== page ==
Beef Carpaccio with oyster mushroom and parmesan cheese. It was a nice presentation. The beef was falling apart though. It was so thin that it was kind of shredded. The FP kept going on about how they had frozen it to get it so thin, and then it resulted in a watery pool on the plate just like that guy Stephan on Top Chef did in the final. The FP is obsessed with Top Chef and likes to point out whenever someone does something like someone on Top Chef. So, it's funny to say something was sliced too thin, but in this case, it was! The mushroom was quite bold and more flavorful than the beef. It would have been a great dish if one could have gotten a better taste of the beef.


The Best Dish At Vega. Coriander Tuna with Avocado Relish. It's really an asian dish, but somehow it made it onto the menu years ago and has been at Vega ever since. So this is tuna loin coated in coriander and salt. Then it's seared and served with an avocado, tomato and green onion relish. The cilantro chili viniagrette is what makes the dish a rock star. OMG! People rave about, ask for the recipe, want to buy the dressing to take home, it's really wonderful. Really.


Shrimp, Redfish and White Bean Puree. This one probably the second best dish. The shrimp were nicely grilled. Gulf shrimp are just wonderful. A lot of what we get on the west coast are shrimp from Thailand or wherever. They just don't have anything in common with the gulf shrimp. I have to say. I never realized what great food I had access to growing up and living on the gulf coast. You know, people from other areas told me, but I didn't understand, because that's all I knew of. I thought all shrimp and crabs were sweet. I didn't know.

Getting back to Vega. The shrimp were nice. The redfish had a good taste, but it was kinda overcooked. The white bean puree was very nice, and the olive oil was a nice finish. This came as 2 plates to a table of 8. There were 3 shrimp on the plate and 2 cubes of redfish. It looked nice in the presentation, but I didn't have my abacus with me, so it was hard to divy up the portions in my head - especially after my 2nd or 3rd glass of wine.


At this point, I'm not 100% about the order. But let's pretend this was the exact order that the food arrived. Smoked Shrimp Salad. This was a classic Vega special. I really didn't like it. It was probably very identical to the dish we made when yours truly, the FH and the FP worked there. I think my palate has just changed. Just like how when you start to want music to be quieter the older you get, maybe there are flavors you want to be quieter too, the older you get. Like smoke. Man, we used to smoke the shit out of everything. We went through those wood chips like there were mad beavers after our mesquite or hickory. So the dish is a mixed greens salad with roasted sweet potatoes, candied pecans and smoked shrimp. The sweet potatoes were tender, the candied pecans were fatty sweet yumminess. It was great, except for the smoke. You could smell it off the plate. So acrid. But you know, 10 years ago, that's the way I made it. Let's say this dish was an artifact of my old life.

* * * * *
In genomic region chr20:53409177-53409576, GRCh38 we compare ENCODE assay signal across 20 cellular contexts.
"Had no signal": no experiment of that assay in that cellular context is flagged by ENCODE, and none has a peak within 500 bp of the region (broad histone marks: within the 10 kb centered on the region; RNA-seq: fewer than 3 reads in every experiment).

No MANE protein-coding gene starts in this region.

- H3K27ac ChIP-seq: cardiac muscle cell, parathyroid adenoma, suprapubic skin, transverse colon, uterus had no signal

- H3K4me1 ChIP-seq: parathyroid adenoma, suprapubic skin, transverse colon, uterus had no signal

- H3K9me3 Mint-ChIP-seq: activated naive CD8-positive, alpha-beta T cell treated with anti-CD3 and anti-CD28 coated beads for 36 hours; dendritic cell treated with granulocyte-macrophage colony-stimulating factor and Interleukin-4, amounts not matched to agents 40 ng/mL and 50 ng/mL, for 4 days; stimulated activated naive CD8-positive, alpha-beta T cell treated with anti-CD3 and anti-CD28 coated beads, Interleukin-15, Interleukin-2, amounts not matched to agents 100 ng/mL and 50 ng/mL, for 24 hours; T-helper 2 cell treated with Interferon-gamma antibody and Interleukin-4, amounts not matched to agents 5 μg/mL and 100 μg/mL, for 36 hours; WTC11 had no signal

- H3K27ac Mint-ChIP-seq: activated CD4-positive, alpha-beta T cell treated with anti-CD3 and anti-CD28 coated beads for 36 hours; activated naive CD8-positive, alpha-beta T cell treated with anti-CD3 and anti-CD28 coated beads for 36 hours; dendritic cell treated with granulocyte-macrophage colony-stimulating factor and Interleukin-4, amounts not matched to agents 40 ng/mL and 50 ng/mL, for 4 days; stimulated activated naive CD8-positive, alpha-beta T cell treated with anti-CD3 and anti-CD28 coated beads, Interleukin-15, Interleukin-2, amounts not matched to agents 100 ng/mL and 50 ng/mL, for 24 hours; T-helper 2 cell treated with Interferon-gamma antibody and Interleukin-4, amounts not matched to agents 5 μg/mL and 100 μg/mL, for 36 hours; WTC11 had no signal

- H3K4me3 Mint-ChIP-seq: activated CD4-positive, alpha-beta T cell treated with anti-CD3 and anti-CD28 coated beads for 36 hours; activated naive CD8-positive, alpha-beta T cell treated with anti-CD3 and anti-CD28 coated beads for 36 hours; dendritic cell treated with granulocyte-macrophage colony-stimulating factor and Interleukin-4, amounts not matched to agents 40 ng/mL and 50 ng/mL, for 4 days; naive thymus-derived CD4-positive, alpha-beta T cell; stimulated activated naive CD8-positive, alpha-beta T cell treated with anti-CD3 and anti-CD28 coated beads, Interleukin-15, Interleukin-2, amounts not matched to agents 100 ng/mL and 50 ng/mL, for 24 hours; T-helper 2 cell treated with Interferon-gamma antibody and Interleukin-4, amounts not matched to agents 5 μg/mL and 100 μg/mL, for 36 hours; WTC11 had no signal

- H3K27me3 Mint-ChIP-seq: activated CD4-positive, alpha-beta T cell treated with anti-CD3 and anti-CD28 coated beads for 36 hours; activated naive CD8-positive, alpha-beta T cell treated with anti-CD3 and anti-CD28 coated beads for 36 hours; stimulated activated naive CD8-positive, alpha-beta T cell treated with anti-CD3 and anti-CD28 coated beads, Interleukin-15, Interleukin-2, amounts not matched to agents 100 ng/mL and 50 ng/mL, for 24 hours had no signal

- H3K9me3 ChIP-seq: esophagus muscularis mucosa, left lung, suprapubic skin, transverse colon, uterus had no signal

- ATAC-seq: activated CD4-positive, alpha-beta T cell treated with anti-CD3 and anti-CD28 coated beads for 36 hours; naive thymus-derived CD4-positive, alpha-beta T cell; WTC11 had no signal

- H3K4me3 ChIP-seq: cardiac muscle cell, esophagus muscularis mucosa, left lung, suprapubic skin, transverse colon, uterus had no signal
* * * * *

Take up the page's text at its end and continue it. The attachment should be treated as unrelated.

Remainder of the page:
At this point we were probably almost an hour into the dinner. Everyone was saying how they wanted to order a pizza from Mark Twain's. That's the place down the shopping center. We ate that pizza a lot. Sometimes we would order it during service, pick it up, walk through the front door with it, and eat it in the kitchen. Some restauranteurs frown on this behavior, but hey, it wasn't McDonald's or that crappy chinese place in the shopping center. Although we did order from the crappy chinese and walk through the front door with that too.


Fried Mushroom Risotto. It should have been good. But I think these are hard to execute, because they rarely seem to come out good. It was gluey and kind of flavorless. They gave us 4 to the table, thankfully.

So I appparently didn't take pictures of everything. I used my cell phone to take pictures because I didn't have batteries for my camera. The next course, I believe, was the duck sausage empanada. This was strange. The first bite I had, I didn't like it. It was really sweetish and rich. Everyone else loved it. The second bite had the sauces - pesto and roasted pepper sauce - on it. Those both helped lighten up the deep fried pocket. It was good. I wasn't a huge fan, but everyone else at the table was getting out their foam hands, pom poms and their airhorns to sing the praises of the duck sausage empanada. To each his own. Not everyone has such a discriminating palate as me. (If you don't read this often, then you don't know that the preceding statement was a joke. You can peruse the labels I use, where you will find such fine dining establishments as KFC, Long John Silver's, Del Taco, to name a few.)